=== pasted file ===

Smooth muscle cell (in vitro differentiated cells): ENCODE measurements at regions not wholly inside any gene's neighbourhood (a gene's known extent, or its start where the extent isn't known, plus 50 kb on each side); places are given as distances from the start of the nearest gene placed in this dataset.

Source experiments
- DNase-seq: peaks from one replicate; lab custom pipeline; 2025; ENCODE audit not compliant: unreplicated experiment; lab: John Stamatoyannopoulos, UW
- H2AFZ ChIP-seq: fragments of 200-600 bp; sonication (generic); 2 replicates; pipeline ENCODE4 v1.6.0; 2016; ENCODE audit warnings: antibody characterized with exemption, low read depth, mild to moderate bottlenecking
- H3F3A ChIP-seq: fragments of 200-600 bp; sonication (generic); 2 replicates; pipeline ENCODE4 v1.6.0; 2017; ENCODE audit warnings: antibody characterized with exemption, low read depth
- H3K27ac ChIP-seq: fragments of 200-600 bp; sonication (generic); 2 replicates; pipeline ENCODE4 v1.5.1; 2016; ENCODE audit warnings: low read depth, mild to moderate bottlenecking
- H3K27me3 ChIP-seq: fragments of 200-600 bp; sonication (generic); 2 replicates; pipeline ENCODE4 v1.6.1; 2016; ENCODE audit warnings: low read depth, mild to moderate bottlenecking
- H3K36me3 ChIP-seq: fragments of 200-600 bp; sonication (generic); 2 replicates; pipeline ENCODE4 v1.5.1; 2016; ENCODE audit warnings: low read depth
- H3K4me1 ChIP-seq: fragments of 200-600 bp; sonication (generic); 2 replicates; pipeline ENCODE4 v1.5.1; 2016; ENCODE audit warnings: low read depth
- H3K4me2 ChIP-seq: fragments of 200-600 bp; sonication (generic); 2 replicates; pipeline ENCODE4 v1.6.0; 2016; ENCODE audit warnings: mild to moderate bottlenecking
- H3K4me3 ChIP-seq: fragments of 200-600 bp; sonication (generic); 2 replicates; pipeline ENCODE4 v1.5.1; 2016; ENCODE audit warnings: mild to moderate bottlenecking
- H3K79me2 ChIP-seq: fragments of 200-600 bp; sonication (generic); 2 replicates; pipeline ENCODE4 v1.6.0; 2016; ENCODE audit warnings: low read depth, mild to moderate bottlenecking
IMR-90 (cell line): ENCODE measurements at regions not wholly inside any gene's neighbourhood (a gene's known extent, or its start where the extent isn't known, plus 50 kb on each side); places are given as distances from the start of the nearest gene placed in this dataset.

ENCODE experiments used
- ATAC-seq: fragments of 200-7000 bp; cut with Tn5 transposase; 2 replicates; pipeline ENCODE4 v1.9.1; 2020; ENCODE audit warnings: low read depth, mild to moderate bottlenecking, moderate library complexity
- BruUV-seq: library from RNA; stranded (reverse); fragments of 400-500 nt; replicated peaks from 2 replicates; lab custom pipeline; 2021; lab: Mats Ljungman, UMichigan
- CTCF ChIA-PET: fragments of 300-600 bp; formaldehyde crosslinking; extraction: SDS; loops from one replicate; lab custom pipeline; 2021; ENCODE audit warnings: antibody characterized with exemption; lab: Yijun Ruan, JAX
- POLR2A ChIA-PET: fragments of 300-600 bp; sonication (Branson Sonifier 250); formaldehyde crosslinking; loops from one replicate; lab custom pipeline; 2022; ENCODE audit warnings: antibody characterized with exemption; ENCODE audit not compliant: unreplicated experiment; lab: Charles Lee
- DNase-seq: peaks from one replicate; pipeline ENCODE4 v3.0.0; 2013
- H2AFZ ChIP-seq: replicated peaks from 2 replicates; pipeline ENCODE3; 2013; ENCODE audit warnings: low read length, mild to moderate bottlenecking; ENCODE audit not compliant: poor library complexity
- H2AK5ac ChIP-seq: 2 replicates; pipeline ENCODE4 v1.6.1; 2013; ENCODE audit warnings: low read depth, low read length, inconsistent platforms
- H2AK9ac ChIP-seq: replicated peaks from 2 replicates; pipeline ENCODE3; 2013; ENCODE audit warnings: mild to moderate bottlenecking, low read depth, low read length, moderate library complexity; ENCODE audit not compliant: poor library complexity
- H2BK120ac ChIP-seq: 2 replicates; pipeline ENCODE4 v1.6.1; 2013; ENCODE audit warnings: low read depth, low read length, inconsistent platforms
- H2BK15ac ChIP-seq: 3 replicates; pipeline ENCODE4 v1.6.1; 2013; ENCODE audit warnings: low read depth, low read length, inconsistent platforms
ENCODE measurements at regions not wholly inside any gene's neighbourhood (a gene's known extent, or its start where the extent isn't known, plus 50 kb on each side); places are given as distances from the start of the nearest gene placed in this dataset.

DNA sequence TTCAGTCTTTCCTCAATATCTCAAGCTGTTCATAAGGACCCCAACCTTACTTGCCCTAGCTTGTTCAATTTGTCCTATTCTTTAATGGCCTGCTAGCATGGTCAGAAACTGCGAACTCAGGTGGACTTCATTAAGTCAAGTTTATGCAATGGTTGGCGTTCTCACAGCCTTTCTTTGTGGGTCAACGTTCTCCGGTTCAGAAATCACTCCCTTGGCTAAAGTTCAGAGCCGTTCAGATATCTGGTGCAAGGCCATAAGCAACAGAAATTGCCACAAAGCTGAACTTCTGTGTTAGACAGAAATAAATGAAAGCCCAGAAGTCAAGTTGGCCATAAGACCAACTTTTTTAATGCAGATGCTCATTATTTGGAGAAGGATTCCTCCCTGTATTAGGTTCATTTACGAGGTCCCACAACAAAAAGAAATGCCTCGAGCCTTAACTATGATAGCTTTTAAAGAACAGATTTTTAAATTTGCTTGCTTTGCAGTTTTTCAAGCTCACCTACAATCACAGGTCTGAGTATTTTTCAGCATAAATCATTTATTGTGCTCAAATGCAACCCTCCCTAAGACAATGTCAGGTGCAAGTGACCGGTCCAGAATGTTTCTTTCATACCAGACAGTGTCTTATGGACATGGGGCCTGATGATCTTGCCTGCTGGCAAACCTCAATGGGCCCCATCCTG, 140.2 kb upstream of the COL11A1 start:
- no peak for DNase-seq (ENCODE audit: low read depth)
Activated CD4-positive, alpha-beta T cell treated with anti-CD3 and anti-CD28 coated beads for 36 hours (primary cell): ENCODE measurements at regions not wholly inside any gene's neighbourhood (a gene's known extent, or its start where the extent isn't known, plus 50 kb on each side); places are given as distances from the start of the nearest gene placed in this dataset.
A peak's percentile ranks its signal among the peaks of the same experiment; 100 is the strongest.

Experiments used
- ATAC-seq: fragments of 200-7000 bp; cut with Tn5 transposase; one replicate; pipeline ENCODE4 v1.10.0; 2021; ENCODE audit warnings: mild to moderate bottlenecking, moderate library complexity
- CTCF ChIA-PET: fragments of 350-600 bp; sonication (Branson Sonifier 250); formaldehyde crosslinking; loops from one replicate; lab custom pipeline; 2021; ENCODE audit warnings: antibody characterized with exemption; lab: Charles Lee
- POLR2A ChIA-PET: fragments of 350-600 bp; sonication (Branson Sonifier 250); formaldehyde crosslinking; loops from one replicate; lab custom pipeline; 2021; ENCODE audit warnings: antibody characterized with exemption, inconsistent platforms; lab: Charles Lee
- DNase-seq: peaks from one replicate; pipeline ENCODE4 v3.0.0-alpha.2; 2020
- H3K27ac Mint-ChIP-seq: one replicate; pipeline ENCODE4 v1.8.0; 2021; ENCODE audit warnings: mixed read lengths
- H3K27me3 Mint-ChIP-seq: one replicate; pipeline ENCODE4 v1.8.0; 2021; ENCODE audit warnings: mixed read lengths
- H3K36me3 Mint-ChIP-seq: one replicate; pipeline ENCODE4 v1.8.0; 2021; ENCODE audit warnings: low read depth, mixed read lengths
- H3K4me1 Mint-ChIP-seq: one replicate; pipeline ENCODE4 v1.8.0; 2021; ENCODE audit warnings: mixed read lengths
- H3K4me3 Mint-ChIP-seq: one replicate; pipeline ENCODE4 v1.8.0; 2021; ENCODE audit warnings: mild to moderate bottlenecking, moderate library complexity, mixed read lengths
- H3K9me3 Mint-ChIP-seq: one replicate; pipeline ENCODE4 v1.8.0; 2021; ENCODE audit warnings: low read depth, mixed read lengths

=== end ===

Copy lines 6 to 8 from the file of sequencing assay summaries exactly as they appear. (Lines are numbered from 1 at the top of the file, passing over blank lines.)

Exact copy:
- H3K27ac ChIP-seq: fragments of 200-600 bp; sonication (generic); 2 replicates; pipeline ENCODE4 v1.5.1; 2016; ENCODE audit warnings: low read depth, mild to moderate bottlenecking
- H3K27me3 ChIP-seq: fragments of 200-600 bp; sonication (generic); 2 replicates; pipeline ENCODE4 v1.6.1; 2016; ENCODE audit warnings: low read depth, mild to moderate bottlenecking
- H3K36me3 ChIP-seq: fragments of 200-600 bp; sonication (generic); 2 replicates; pipeline ENCODE4 v1.5.1; 2016; ENCODE audit warnings: low read depth